At the end of the day, the best way to help those who lack emotional intelligence is to lead by example in acknowledging them, serving them, calming them, and caring for them. Show them what is like to have EI within yourself and how they too can begin to embody those skills to benefit themselves and those around them.

    Emotional intelligence is essential in the workplace. Don’t tolerate a lack of it.

    Lead from Within: Whether you’re a leader now or may become one in the future, cultivating emotional intelligence will not only serve you but also help you outlast and outperform.

     


     

    N A T I O N A L   B E S T S E L L E R
    The Leadership Gap: What Gets Between You and Your Greatness

    After decades of coaching powerful executives around the world, Lolly Daskal has observed that leaders rise to their positions relying on a specific set of values and traits. But in time, every executive reaches a point when their performance suffers and failure persists. Very few understand why or how to prevent it.

    buy now

     


    Additional Reading you might enjoy:

     

    Photo Credit: iStockPhotos

    The post How to Work with a Leader Who Lacks Emotional Intelligence appeared first on Lolly Daskal.

     
  • feedwordpress 08:00:13 on 2019/03/12 Permalink
    Tags: Afraid, , , , , , , , Success,   

    How Can You Tell If Your Leader Is Afraid Of You 


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    We tend to think of leaders as people who are focused on serving others, dedicated to the mission of the work they do, and committed to their people. Unfortunately—as in every field—some people in leadership positions are threatened by those they lead, especially those who embody the qualities they lack as a leader.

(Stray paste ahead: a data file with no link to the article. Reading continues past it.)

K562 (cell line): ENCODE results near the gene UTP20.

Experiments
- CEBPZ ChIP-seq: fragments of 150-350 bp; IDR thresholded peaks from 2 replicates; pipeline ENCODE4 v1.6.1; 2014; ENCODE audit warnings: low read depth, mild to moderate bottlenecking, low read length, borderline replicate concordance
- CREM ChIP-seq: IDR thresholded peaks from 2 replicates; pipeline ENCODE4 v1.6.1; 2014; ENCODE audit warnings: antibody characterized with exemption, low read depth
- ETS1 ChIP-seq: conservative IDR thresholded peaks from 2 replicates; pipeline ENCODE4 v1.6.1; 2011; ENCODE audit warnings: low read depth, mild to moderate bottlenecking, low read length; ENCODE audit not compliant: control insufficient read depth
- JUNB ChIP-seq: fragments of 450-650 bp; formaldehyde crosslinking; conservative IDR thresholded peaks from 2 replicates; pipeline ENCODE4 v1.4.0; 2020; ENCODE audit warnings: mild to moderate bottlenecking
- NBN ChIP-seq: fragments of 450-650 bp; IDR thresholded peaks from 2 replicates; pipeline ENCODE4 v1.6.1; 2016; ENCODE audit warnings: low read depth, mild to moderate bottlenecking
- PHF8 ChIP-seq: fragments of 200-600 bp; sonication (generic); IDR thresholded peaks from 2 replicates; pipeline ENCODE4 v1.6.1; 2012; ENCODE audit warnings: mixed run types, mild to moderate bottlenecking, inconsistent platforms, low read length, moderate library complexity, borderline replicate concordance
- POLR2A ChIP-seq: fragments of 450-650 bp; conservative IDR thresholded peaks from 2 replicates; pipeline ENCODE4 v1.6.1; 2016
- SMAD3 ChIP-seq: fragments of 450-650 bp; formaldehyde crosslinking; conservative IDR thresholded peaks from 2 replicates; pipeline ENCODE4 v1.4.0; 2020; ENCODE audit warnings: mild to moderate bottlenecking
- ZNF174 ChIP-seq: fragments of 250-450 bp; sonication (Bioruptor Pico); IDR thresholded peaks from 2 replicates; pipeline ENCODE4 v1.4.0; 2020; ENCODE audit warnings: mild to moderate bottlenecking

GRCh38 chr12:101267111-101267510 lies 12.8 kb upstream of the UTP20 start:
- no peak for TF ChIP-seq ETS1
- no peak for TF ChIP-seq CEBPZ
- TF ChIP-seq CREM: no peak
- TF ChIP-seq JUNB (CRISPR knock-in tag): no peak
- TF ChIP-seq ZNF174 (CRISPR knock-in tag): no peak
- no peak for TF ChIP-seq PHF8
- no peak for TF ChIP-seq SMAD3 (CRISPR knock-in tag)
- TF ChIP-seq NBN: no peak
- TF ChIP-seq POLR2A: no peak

How can you tell if your leader is freaked out by your competence or confidence? Here are some signs to look for:

    Constantly shutting you down. Your boss shuts down every great idea you bring up and disagrees with your creative solutions without any reason.

    Stealing your ideas. When you have a great idea at work and your boss doesn’t stomp on it, they find a way to stall you long enough to steal it and claim it as their own.

    Restricts your access to high-level people in other departments. Your boss tells you to funnel all communications through him or her rather than going directly to anyone outside your department. Fearful bosses tend to be very controlling.

    Finding fault in everything you do. You get positive feedback from everyone else, but you’re constantly under your boss’s skin.

    Failing to respond. Your boss regularly cancels your meetings, forgets to return your calls and emails, and generally doesn’t seem to have you anywhere on their priority list.

    Micromanaging you. Your boss keeps dictating process details and checking up on your work.

    Ignoring you. You’re shut out of decision making and don’t have access to strategy sessions.

    Giving you low-level assignments. Your manager takes away your highest-impact and highest-visibility projects and leaves you with low-priority busy work.

    Leaders are only human and they, too, can be afraid and feel threatened by others. It’s not a good thing but it is sometimes an unfortunate reality. Don’t make it into anything bigger than it is—do your job and do it well, and let your talent speak for itself. At the same time, keep good documentation in case you ever have to report mismanagement or defend yourself, and consider moving to a different workplace where your talents and skills will be appreciated.

    Lead from within: Insecure leaders show their fears in the way they treat others.

     


     

    N A T I O N A L   B E S T S E L L E R
    The Leadership Gap: What Gets Between You and Your Greatness